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Former Florida Governor Jeb Bush presented his “bottom-up” approach to reworking America in the 21st century at the Institute of Politics on Thursday.
Building on his experiences as governor, Bush advocated for moving beyond antiquated government institutions and promoting a system that empowers citizens to choose how to advance in society.
“It seems to me if we’re going to be successful in the 21st century we need a bottom-up country,” Bush said, describing a need for reforms in the United States' political system. “Why won’t we empower people in poverty rather than the institutions around them? I think they’ve been given their chance. Fifty years.”
Bush, who will be a visiting fellow at the Harvard Kennedy School of Government this fall, called for “radical reform for our education system” and addressed Harvard affiliates directly by reminding them of their privilege and that their education prepares them for the future.
“If two-thirds of our children have to take remedial work to go to a community college and retake high school reading and high school math, or they don’t go at all, and they’re not career ready so they can’t get a job, who’s fooling who?” he asked.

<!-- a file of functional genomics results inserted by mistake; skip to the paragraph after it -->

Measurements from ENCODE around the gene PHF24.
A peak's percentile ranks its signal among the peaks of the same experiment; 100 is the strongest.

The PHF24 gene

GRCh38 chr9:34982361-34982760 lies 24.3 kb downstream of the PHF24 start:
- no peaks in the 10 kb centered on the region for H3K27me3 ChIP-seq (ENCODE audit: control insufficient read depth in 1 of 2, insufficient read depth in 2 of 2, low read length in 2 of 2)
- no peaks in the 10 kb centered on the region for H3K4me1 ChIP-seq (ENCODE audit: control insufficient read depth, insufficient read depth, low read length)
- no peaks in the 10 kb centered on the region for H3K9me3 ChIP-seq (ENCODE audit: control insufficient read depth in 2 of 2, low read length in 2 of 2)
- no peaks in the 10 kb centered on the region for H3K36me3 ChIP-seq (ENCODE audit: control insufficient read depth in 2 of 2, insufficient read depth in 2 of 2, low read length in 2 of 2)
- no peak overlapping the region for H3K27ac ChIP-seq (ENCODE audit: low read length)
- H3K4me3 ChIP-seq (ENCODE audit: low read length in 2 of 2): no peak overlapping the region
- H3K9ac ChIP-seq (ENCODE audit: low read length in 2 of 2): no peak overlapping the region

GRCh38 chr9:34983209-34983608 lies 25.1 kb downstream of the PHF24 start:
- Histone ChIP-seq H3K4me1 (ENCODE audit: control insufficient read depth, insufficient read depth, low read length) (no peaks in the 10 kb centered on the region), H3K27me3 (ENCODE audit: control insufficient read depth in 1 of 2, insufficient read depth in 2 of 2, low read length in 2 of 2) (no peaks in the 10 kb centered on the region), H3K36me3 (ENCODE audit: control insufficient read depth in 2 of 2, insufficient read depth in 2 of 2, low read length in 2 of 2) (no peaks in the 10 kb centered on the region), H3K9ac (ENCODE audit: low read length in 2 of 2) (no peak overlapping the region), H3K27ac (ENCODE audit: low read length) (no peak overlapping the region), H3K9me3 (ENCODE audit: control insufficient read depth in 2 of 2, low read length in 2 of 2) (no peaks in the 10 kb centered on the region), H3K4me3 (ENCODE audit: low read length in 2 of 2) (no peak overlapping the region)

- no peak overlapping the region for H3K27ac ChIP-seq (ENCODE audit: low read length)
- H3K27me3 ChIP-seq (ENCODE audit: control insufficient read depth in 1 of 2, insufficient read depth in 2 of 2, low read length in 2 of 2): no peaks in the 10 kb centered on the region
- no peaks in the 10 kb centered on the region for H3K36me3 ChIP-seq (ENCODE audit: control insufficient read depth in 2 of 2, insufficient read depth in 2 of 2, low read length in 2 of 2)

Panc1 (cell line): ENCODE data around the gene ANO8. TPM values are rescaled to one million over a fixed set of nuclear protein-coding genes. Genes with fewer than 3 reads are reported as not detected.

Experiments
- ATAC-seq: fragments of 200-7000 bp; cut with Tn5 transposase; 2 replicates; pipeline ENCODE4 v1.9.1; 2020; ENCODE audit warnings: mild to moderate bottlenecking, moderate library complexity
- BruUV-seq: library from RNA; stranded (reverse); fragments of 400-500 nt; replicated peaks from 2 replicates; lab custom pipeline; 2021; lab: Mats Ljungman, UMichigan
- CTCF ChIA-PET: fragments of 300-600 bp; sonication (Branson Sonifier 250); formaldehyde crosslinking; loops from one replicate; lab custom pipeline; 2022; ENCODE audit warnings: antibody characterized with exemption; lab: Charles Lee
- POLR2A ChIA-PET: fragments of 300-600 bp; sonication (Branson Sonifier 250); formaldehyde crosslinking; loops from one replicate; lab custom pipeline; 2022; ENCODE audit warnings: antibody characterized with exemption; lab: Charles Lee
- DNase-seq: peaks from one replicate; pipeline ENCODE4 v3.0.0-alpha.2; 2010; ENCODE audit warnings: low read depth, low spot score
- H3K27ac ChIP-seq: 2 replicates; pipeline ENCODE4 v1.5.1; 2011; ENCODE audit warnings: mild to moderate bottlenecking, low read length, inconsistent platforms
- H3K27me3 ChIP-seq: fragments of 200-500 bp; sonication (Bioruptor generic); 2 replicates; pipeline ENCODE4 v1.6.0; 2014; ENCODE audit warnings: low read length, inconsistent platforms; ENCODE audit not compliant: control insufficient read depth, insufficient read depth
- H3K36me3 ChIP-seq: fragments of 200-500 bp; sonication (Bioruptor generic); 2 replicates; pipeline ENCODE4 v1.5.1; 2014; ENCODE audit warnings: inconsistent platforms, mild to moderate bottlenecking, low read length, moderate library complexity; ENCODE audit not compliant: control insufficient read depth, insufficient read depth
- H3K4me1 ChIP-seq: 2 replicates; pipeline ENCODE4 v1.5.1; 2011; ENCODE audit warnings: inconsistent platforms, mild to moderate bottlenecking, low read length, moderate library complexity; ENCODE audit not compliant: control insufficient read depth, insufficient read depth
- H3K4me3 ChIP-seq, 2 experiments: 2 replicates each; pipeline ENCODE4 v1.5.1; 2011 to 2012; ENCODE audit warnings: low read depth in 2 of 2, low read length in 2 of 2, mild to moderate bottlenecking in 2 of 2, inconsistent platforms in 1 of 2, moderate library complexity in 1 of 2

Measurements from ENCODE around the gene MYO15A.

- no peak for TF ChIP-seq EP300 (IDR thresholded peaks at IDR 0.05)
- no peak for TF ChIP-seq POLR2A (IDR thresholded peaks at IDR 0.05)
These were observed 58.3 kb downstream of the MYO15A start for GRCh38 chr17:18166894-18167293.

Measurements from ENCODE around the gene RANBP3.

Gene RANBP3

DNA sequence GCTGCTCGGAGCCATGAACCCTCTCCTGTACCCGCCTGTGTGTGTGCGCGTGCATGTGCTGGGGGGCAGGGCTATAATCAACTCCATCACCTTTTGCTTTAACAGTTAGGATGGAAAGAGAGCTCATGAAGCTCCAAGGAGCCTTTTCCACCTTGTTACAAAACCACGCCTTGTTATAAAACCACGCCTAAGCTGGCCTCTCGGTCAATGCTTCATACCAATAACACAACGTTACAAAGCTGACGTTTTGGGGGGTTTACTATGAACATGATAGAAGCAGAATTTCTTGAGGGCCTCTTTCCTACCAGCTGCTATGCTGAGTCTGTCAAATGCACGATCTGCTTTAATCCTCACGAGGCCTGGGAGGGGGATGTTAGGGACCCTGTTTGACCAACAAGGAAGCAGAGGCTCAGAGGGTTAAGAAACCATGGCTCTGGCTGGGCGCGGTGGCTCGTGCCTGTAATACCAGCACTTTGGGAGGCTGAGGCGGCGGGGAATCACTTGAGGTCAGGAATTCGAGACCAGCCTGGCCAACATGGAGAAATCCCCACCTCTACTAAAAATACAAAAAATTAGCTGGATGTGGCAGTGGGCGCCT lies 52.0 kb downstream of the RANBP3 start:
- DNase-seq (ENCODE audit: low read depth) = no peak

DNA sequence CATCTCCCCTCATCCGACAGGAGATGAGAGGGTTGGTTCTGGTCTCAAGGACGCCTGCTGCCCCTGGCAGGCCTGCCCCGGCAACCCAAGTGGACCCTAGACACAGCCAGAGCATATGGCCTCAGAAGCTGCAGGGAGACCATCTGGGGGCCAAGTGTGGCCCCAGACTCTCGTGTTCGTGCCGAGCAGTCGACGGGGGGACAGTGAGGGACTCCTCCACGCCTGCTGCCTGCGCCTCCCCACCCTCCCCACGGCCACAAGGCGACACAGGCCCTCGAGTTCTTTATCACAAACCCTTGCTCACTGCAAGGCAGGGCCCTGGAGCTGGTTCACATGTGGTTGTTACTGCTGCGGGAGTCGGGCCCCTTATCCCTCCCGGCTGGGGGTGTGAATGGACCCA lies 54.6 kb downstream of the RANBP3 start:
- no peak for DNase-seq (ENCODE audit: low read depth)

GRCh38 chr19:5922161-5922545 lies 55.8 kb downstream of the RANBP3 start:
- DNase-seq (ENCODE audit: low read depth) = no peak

As part of the “bottom-up” initiative, Bush discussed starting early by building an “early childhood literacy strategy,” universal pre-kindergarten programs, and a system of reading coaches in third and fourth grade to promote literacy.
Bush, throughout the forum, emphasized a need for unity and hope in America. Although he did not deny that there are faults in the current political system, he said people should focus on finding solutions to empower people rather than pessimistically ruminating on problems.
“There’s a consensus that we really need to start solving problems,” he said. “We have to give people a sense that they have the power to change their lives. The government’s role is not to take care of them per say, it is to assist them to rise up. Socioeconomic mobility should be the right of everybody.”
Bush discussed his other policy priorities, including poverty eradication and reforms in criminal justice, regulation, and taxation. Bush said that “across the spectrum our policy is stuck in the mid-1970s.”
Samuel A. Kessler ’19, a student on the IOP forum committee, said she thought the talk “humanized” Bush and appreciated that he avoided sensationalist election talk, instead steering the conversation back to “what he really cared about and, in this case, it was education reform, and there was a lot of substance there.”
W. Kent Haeffner ’18, a member of the Harvard Republican Club who wore a “Jeb!” shirt to the Forum, said it was important to discuss the real issues separate from the election.
“I think really what people are hungry for is folks who are focused on driving solutions that are going to make positive differences in people’s lives and I think education policy is a really salient and powerful way to do that,” he said.
Attendee Honey J. Skinner ’79 welcomed Bush’s optimistic approach to problem solving.
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